Will Franklin of WILLisms put up an interesting link on his Twitter feed: A PDF of Texas relocation data from the Texas Association of Realtors.
There’s lots of interesting information to be gleaned:
The 2014 Texas Relocation Report shows that Texas continues to be a national leader in relocation activity and a sought- after location for households moving out of state.
According to the report, Texas gained more out-of-state residents than any other state in 2013, with 584,034 people moving to Texas from out of state. A majority of these residents originated from California (66,318), followed by Florida (32,619), Oklahoma (29,169), Louisiana (29,042), and Illinois (28,900).
Texas ranked third in the nation for number of residents moving out of state in 2013 (409,977), coming in behind California (581,689) and Florida (423,995) and topping New York (401,440), and Illinois (304,674). Like with incoming residents, a majority of the residents who moved out of state moved to California (32,290), followed by Oklahoma (27,391), Florida (24,226), Colorado (23,490), and Louisiana (21,747).
Overall, Texas had a net gain of out-of-state residents in 2013, with 138,057 more people moving into Texas than Texas residents moving out of state in 2013.
So roughly twice as many people moved from California to Texas as vice versa.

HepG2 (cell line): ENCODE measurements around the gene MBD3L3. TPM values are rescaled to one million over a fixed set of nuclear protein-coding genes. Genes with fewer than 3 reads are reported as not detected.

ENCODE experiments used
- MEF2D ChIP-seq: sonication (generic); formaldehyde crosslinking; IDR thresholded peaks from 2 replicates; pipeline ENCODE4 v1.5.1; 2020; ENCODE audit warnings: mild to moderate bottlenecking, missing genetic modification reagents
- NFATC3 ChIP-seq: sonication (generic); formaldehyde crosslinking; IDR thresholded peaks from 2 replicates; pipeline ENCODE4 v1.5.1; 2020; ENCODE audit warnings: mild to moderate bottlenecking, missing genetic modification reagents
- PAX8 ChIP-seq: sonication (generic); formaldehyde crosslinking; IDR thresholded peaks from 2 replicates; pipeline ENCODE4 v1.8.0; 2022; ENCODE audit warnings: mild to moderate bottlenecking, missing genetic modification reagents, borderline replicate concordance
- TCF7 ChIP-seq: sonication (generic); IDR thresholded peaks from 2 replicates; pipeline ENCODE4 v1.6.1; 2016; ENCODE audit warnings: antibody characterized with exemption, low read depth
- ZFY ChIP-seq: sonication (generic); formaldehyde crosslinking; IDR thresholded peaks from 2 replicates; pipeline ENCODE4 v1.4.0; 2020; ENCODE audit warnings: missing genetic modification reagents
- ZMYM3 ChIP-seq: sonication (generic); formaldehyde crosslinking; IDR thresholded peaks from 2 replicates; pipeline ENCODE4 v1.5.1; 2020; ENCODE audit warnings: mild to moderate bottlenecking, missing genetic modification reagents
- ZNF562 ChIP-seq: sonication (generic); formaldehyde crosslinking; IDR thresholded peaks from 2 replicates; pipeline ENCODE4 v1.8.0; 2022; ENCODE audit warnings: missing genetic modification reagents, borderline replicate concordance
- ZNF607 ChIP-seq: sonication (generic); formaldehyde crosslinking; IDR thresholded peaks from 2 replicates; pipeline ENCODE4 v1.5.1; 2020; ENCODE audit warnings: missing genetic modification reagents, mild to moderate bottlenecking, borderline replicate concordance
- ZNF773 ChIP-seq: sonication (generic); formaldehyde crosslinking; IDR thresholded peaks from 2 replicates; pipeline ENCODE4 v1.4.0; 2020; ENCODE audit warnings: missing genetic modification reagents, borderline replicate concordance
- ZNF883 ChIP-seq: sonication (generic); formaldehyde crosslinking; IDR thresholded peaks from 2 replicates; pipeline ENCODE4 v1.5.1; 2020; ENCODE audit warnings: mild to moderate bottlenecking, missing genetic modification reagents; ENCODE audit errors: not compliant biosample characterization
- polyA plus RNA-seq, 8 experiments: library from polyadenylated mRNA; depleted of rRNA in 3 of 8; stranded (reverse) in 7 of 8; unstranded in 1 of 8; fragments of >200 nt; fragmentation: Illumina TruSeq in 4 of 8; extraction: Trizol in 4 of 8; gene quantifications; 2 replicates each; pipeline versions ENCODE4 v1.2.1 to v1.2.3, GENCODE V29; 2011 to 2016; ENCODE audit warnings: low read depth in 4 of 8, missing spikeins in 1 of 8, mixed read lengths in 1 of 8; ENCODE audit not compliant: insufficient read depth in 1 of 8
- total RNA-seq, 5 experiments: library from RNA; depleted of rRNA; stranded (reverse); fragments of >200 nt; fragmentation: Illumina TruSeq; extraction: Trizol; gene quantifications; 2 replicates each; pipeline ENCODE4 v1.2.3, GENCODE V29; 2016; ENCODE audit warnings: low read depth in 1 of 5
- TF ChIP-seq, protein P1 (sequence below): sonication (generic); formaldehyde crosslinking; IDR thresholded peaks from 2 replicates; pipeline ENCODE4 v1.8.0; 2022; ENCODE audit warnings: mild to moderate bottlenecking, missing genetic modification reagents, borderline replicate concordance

Other nuggets from the report:
Both Harris and Dallas counties had net negative outflows, though their surrounding counties more than made up for it in population growth.
Williamson county had the third largest net population inflow, with Hays fourth, behind Denton and Brazos counties, but well ahead of Travis. Indeed, Williamson’s population growth was three times that of Travis.
Despite that, Travis got more out-of-state migration inflow than Williamson, which I take to mean that Travis got more Californians and Williamson got more Texans fleeing The People’s Republic of Austin.
If you scroll all the way to the bottom of the report, it actually says most of Williamson’s in-state inflow came from Travis, but numbers of people moving from Williamson to Travis are so low they’re not even in the the top five. Indeed, more people moved to Walker County (home to Huntsville) than to Travis.
What does this mean politically? As Ace of Spades noted in their ginormous .PNG, conservative areas of the state are gaining population, while liberal strongholds are losing ground. The two largest liberal counties (Bexar and Travis) to gain population were outpaced by population growth in conservative Denton County alone.
Conclusion: Despite Democrats talking up demographic shifts, don’t expect Texas to turn blue anytime soon…